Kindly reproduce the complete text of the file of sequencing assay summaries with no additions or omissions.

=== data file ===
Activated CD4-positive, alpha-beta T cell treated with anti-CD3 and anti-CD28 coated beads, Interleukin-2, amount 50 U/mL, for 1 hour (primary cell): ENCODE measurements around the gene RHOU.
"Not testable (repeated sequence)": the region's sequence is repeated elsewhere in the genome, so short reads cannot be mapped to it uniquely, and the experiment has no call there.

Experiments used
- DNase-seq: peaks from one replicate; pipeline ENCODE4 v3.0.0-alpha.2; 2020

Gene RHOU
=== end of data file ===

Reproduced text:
Activated CD4-positive, alpha-beta T cell treated with anti-CD3 and anti-CD28 coated beads, Interleukin-2, amount 50 U/mL, for 1 hour (primary cell): ENCODE measurements around the gene RHOU.
"Not testable (repeated sequence)": the region's sequence is repeated elsewhere in the genome, so short reads cannot be mapped to it uniquely, and the experiment has no call there.

Experiments used
- DNase-seq: peaks from one replicate; pipeline ENCODE4 v3.0.0-alpha.2; 2020

Gene RHOU